The service provided by Consileon was professional and comprehensive with a very good understanding of our needs and constrains.

Wolfgang Hafenmayer, Managing partner, LGT Venture Philanthropy

Technical quality of staff offered, capability of performing various project roles, as well as motivation and dedication to the project (... [...]

dr Walter Benzing, Head of development B2O, net mobile AG

Technical quality of staff offered, capability of performing roles of developers, lead developers, trainers, team leaders, architects as wel [...]

Karl Lohmann, Itellium Systems & Services GmbH

Firma Consileon Polska jest niezawodnym i godnym zaufania partnerem w biznesie, realizującym usługi z należytą starannością (...)

Waldemar Ściesiek, Dyrektor zarządzający IT, Polski Bank

The team was always highly motivated and professional in every aspect to perform on critical needs of our startup environment.

Denis Benic, Founder of Ink Labs

Terminal unleashed

Category: Other Tags: , ,

Web developers will, sooner or later, be forced to use a terminal. However not every programmer is aware that being proficient in using a console (and it’s tools) can speed up work A LOT.

In this post I will show you the tool for handling multiple command lines with ease.

tmux – sessions, windows

tmux stands for terminal multiplexer. It is really easy to use even for someone who just launched it for the first time.

Since the tmux only drawback is default hotkey for commands (ctrl+b) I suggest to remap it in the ~/.tmux.conf to ctrl+a. In this tutorial I will use the latter shortcut.

To start tmux (session with one window) invoke tmux in the console.

Windows & panes

When you start your first tmux session you will get something like this:

First window

In the lower left you can see [0] which is session name and our first window 1:zsh – those are window number and window name.

To rename current window press ctrl+a then press ,. Since our work can’t be handled in just one window (for example we want to type commands and watch logs at the same time) we want to split our window:

  • for horizontal split press ctrl+a then press " (shift+")
  • for vertical split press ctrl+a then press % (shift+5)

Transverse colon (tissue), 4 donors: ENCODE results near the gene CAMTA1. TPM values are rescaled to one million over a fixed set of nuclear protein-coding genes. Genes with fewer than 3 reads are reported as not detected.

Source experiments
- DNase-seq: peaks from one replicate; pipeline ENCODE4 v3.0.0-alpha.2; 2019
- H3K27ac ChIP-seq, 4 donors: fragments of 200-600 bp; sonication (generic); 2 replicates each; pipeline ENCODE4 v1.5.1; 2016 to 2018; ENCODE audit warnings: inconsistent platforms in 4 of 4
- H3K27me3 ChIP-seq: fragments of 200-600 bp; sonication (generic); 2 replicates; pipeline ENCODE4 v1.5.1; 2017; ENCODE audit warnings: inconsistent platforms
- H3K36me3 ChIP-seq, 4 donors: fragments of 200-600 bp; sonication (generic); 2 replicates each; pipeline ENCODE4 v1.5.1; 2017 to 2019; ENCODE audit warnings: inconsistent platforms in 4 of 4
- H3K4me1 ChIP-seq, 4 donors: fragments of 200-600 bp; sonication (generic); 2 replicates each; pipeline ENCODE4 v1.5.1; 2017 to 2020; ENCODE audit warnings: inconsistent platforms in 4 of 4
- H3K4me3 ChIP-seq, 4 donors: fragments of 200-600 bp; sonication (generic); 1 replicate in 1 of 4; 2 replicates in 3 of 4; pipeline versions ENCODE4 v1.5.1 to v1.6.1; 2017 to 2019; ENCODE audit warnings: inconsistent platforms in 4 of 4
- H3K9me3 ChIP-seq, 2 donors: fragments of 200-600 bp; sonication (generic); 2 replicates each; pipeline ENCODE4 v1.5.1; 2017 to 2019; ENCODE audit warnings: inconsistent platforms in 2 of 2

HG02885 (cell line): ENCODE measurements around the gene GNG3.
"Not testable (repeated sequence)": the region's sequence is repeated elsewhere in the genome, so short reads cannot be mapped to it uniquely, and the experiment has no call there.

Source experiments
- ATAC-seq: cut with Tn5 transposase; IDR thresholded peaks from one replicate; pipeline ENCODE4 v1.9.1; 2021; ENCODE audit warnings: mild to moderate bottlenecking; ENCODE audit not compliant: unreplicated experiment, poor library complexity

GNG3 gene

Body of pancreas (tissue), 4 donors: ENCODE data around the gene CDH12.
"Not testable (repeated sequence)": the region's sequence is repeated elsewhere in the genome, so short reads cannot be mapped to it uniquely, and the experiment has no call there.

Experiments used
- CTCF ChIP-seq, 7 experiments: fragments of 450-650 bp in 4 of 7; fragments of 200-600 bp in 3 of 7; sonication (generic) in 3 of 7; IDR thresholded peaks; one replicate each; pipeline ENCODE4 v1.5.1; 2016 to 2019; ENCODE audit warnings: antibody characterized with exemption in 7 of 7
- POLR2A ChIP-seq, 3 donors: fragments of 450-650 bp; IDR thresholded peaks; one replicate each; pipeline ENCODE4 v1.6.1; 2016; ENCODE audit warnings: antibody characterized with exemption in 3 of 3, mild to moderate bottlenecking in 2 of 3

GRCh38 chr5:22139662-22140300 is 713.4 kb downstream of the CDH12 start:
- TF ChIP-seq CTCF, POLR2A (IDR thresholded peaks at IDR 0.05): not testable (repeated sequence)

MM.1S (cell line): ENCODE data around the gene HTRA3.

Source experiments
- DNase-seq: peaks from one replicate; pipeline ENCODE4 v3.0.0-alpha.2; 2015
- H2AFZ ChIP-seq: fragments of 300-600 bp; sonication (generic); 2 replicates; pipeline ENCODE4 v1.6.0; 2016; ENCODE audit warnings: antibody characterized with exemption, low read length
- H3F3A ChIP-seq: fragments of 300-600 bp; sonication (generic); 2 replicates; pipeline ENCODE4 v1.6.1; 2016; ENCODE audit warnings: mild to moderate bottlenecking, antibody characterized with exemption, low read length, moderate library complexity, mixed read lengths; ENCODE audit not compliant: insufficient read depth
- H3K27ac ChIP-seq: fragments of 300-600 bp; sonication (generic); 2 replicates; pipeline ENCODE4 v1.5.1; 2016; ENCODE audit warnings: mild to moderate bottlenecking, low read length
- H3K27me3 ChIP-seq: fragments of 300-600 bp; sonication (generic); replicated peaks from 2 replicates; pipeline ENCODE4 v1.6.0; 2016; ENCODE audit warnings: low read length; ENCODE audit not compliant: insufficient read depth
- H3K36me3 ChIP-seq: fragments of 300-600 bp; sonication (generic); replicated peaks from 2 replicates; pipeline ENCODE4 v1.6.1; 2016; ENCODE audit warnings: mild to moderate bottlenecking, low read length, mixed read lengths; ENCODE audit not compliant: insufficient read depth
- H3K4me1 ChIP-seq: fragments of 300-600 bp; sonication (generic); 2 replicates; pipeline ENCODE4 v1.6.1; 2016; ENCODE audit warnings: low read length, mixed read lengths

Multiple panes in one window

To close the current pane press ctrl+d. If you close all panes in the window the window will get closed or the session will get killed (if it was the last window).

To create new window press ctrl+a followed by c.

Multiple windows

Notice that at the bottom appeard new window with index 2 named zsh.


Windows and panes are nothing if you cannot navigate between them.

Switching between windows is fairly easy, just press ctrl+a followed by the index of a window you want to navigate to.

Navigation between panes is a bit more complicated: press ctrl+a then : (shift+;) and type select-pane -[ULDR] where U stands for Up, L for Left and so on.

This is not handy at all, so for our convenience we have to add some shortcuts to the ~/tmux.conf:

I suggest Vim style navigation:

  • bind h select-pane -L – move to the left pane on ctrl+a followed by h
  • bind j select-pane -D – move to the down pane on ctrl+a followed by j
  • bind k select-pane -U – move to the up pane on ctrl+a followed by k
  • bind l select-pane -R – move to the right pane on ctrl+a followed by l


If you are working on multiple projects during a day you probably want to separate your work on one project from another. Sessions are ideal solution for that – having multiple presets of windows (with panes) for each project will save you a lot of time. And separating one project from another will protect you from doing something accidentally on the wrong project.

We know that tmux command will create an empty session with number as a name. However we can create session with specific name: tmux new -s <name>. If you forgot to create new session with specified name you can always rename the current session using ctrl+a followed by $ (shift+4) shortcut.

Let’s create 2 sessions using this notation:

  • tmux new -s blog
  • tmux new -s work

Multiple sessions

  • If we are in a session we can detach from it by pressing ctrl-a and d.
  • To get the of list current sessions type tmux ls or tmux list-sessions.
  • When we know sessions names we can attach to them using tmux attach -t <name> or we can kill session via tmux kill-session -t <name> command.


Changes that can make your tmux usage even easier (applied in the configuration, default: ~/tmux.conf).

  • remap ctrl-b to ctrl-a: unbind C-b and set -g prefix C-a
  • configuration reload: bind r source-file ~/.tmux.conf \; display "Reloaded!"
  • renumber windows after closing one: set -g renumber-windows on
  • windows numeration from 1 instead of 0: set -g base-index 1

Since ctrl is heavily used (not only in tmux) I recommend to remap caps lock to act like ctrl in your operating system.

Tomasz Wójcik

Software developer, IT consultant.

A software programmer, master of Java who is not afraid to explore the Ruby on Rails. In the past he developed games in C, Objective-C and ActionScript 3 in these days he loves to do that after hours. Great fan of Git.

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